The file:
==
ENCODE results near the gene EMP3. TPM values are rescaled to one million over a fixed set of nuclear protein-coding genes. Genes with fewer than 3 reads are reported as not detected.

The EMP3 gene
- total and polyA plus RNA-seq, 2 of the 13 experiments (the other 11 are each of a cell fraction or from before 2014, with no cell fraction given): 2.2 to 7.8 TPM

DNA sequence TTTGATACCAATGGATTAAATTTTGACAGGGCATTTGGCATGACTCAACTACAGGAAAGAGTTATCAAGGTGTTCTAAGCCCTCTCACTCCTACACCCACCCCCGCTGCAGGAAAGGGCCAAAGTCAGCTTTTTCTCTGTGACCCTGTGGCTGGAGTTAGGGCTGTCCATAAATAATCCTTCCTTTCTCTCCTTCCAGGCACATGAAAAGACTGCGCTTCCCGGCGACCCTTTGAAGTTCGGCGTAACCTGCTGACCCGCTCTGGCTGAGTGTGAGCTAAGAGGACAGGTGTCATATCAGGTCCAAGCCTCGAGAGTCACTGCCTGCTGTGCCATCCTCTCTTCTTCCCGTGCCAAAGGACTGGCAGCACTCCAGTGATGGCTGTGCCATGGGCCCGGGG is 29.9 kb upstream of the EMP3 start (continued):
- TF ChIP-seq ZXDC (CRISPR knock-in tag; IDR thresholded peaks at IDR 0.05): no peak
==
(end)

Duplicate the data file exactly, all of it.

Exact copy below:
ENCODE results near the gene EMP3. TPM values are rescaled to one million over a fixed set of nuclear protein-coding genes. Genes with fewer than 3 reads are reported as not detected.

The EMP3 gene
- total and polyA plus RNA-seq, 2 of the 13 experiments (the other 11 are each of a cell fraction or from before 2014, with no cell fraction given): 2.2 to 7.8 TPM

DNA sequence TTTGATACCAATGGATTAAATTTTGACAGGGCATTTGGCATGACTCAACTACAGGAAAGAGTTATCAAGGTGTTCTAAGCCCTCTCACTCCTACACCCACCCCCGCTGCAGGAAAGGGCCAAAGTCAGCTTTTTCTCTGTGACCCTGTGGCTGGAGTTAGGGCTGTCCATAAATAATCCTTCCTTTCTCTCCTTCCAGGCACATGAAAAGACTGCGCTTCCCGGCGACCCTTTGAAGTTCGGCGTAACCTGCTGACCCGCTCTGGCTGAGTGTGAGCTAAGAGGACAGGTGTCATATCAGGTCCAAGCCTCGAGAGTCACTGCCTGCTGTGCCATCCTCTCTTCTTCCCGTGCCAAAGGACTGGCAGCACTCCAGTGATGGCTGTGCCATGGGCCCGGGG is 29.9 kb upstream of the EMP3 start (continued):
- TF ChIP-seq ZXDC (CRISPR knock-in tag; IDR thresholded peaks at IDR 0.05): no peak